“When evening comes, I go back home, and go to my study. On the threshold, I take off my work clothes, covered in mud and filth, and I put on the clothes an ambassador would wear. Decently dressed, I enter the ancient courts of rulers who have long since died. There, I am warmly welcomed, and I feed on the only food I find nourishing and was born to savor.” – Niccolò Machiavelli
We don’t normally look to Machiavelli for examples of equanimity, but the above quote demonstrates that the political genius was able to find a fair measure of it in exile.
For an artist to truly actualize they must eventually wrangle with culture and society. While grappling with these meta-structures is a necessity, exile is also an essential component of the artist’s experience. The artist may be in fact exiled, as Dante was while writing The Divine Comedy, or this exile may be an imaginative one, such as Goethe experienced while immersed in the full current of contemporary political and social life. Despite his involvement in national and international milieus, Goethe nonetheless felt a profound alienation from his countrymen.
Both men constructed their seminal works in times of a vast sea-change in the political and the social spheres. Both dumped a fresh cache of tropes and types into the world’s imagination.
Even a cursory glimpse at the history of literature reveals the central position of exile in creation.
Artists in exile
Ovid, whose crimes remain unknown and debated by scholars
Ibsen, in self-imposed exile out of disgust
Marie-Henri Beyle, writing as Stendahl among 100 other aliases
Machiavelli, hung by his wrists by the Medicis whose favor he sought
Karen Blixen, forced to leave her continent due to marriage
Artists in prison
Boethius, who spoke to an invisible friend while awaiting execution
Cervantes, who conceived of Don Quixote while taken as a slave by Algerian pirates
Thomas Malory, arrested for a lifetime of robbery and assault
Solzhenitsyn, in Siberia with his stories on secret coded matchsticks
Artists in imaginative exile
DH Lawrence, who could only write beneath a tree
Emily Dickinson, lived in complete isolation
Marcel Proust, his walls lined with cork to silence Paris
Alongside exile comes deprivation, poverty, and even hunger. Earnest Hemingway cultivated his own hunger carefully to extract from it the seeds of his creative oeuvre. He chronicles his lean Paris days in A Moveable Feast. The romantic image of a starving artist has a much less romantic expression in reality, but many major works might not have been born had their authors not been forced inward. Perhaps the truth is that if literary giants such as Honoré de Balzac and even William Shakespeare had been able to fully realize their economic and social ambitions they would have been out enjoying life instead of writing about it.
It is perhaps necessary to make a distinction between the creative classes, professionals who have found economic and social security in the industrial media apparatus, and the artist. Though these identities can and do overlap, more than technical proficiency is necessary to make an artist. Nor is the artist limited to what we think of as the arts. The artist can and does appear in business, science, scholarship, and athletics.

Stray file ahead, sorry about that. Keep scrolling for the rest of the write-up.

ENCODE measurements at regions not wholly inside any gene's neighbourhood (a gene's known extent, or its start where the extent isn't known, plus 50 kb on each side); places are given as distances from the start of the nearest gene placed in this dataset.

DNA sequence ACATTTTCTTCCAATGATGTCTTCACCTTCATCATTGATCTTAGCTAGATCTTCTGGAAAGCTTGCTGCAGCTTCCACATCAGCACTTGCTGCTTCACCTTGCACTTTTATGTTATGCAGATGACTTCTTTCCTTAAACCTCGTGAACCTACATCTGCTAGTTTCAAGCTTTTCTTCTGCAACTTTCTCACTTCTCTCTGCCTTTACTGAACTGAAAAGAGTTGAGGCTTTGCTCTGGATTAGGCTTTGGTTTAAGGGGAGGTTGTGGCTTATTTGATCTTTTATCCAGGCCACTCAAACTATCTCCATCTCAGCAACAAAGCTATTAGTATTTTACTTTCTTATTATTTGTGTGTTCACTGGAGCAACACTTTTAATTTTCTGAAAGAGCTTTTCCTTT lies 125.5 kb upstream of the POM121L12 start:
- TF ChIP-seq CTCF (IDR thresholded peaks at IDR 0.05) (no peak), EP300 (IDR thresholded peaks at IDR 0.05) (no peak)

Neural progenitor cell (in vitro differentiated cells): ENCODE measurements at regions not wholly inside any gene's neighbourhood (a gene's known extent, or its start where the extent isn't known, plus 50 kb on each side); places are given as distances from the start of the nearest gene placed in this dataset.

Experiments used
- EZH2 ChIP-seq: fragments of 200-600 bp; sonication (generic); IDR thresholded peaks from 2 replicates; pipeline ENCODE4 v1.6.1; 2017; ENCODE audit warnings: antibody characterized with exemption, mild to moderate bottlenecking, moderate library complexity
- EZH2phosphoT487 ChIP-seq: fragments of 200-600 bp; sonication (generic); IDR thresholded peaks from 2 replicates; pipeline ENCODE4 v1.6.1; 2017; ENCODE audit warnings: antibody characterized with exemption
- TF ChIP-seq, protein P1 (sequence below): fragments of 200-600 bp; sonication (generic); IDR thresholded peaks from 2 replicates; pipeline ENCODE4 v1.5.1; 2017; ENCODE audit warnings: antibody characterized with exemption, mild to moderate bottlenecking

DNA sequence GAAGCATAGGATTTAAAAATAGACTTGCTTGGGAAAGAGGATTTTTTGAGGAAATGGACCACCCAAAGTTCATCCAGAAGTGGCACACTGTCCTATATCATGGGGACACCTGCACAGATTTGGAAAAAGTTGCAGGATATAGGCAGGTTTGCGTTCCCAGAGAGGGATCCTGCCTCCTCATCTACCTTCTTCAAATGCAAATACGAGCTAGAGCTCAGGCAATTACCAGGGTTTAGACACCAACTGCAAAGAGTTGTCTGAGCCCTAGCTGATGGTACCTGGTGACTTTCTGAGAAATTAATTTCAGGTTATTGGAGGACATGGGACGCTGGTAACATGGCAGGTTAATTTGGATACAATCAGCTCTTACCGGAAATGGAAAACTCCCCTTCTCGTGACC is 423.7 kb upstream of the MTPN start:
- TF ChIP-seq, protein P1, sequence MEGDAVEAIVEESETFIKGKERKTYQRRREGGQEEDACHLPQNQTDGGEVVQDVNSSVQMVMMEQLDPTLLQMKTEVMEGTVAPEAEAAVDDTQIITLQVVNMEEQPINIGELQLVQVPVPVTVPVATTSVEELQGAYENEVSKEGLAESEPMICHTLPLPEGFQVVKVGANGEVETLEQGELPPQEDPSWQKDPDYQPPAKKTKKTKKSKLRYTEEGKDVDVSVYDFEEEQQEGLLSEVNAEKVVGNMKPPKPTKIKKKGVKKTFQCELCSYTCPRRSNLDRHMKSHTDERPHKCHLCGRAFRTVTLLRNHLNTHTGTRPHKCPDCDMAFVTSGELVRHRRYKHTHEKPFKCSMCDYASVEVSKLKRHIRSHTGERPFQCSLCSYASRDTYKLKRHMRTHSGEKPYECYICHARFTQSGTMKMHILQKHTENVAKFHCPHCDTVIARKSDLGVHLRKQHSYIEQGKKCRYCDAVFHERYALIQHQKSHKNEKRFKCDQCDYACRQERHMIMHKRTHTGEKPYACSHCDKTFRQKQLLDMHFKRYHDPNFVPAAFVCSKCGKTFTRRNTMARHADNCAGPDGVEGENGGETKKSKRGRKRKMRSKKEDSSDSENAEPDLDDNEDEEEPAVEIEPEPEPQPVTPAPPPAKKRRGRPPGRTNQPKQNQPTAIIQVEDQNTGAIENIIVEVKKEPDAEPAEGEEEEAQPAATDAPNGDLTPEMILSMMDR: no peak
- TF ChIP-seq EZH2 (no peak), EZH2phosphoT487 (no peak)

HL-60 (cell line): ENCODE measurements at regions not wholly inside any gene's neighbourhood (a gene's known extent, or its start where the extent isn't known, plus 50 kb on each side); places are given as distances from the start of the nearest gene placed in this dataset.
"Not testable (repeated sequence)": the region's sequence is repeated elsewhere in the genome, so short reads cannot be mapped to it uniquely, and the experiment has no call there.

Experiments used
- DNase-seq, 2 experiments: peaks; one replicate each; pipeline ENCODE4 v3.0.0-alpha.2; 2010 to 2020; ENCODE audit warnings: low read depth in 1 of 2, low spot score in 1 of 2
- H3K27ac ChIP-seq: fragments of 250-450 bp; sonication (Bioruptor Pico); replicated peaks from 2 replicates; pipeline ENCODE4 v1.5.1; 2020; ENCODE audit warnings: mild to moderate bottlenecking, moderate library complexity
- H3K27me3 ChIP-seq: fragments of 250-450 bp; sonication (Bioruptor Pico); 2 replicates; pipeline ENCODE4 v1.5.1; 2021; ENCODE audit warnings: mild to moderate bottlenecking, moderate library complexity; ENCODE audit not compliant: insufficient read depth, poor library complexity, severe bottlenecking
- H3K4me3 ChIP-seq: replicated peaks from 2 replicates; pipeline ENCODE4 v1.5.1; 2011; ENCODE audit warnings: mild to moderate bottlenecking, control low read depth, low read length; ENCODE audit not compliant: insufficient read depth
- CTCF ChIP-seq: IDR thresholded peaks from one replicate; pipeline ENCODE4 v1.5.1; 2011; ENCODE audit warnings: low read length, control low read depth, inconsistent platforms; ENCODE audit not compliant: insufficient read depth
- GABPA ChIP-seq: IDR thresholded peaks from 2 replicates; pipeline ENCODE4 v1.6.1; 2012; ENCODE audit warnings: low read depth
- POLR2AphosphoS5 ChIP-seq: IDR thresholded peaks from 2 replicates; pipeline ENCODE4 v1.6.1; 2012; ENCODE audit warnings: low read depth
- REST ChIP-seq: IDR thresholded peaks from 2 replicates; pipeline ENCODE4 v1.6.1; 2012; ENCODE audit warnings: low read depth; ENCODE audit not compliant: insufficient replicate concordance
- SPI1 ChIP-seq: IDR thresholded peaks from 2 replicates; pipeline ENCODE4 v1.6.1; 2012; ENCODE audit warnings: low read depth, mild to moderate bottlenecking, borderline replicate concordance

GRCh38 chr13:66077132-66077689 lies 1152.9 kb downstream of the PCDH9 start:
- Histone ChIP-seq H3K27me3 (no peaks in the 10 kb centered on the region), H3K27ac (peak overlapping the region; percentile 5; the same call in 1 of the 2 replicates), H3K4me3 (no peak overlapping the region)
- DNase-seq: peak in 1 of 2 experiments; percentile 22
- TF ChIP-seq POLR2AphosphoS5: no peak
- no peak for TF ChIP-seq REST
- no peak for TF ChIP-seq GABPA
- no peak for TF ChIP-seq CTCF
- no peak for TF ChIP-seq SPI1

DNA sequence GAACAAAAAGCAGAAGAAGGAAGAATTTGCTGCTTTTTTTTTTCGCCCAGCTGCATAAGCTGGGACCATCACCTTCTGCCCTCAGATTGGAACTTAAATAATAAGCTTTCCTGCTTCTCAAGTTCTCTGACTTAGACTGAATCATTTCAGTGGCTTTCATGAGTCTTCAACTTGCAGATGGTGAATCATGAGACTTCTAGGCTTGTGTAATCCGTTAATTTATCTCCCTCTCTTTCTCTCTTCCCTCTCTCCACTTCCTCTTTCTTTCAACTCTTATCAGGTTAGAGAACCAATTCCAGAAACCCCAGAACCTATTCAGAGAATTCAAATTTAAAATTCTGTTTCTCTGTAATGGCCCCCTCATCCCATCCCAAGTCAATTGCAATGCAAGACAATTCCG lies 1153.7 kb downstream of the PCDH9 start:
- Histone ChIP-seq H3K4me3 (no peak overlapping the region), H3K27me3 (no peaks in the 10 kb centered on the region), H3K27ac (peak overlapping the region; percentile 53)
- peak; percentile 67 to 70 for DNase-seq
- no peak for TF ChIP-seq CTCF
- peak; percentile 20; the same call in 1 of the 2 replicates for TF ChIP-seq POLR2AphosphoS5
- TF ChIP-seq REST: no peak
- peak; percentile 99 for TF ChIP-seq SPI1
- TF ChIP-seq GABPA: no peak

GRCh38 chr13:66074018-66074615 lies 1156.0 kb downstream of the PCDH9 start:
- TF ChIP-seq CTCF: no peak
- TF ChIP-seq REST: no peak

Success at the wrong time can actually be fatal. Success certainly ended the lives of Stephen Crane and William Faulkner. Crane was only 29 when he died of carousing, cursing his fame. It is certain that Crane’s creative arc was cut brutally short and extinguished his potential.
The fact is that very few people will devote themselves to creative work without a deep dissatisfaction with the world around them to drive them inward. The human is a deeply social creature who will always first seek fulfillment in the social, the economic, and the political. And in fact the artist who abandons this impulse will degenerate quickly into irrelevance and inanity, if not outright criminality, for the demands of exile must be moderated always by a desire for reconciliation if they are to be useful. Without this propensity, one is likelier to become become a madman rather than an artist.
And in fact, the two modes resemble each other very much, and are formed out of the same raw psychic materials. Discipline and rigor distinguish the artist from the criminal. This is not merely a discipline in outer habits, though some form of structure is helpful for most, but a strictness that allows the artist to create a coherent work that is sound.
At the same time, the artist must cultivate a kind of radical naivete that can shelter them from the harshness of reality. It is probably this naivete that accounts for the artist’s tendency to the tragic in personal matters. It is within this space, located within the self, that the artist can build and create.
As the core becomes increasingly sterile and rigid, however much risk and boldness is required for trespass, both madmen and artists will be driven into the outer spaces to take their chances. Only upon this fertile ground, paradoxically within and without, can the seeds of creation take root.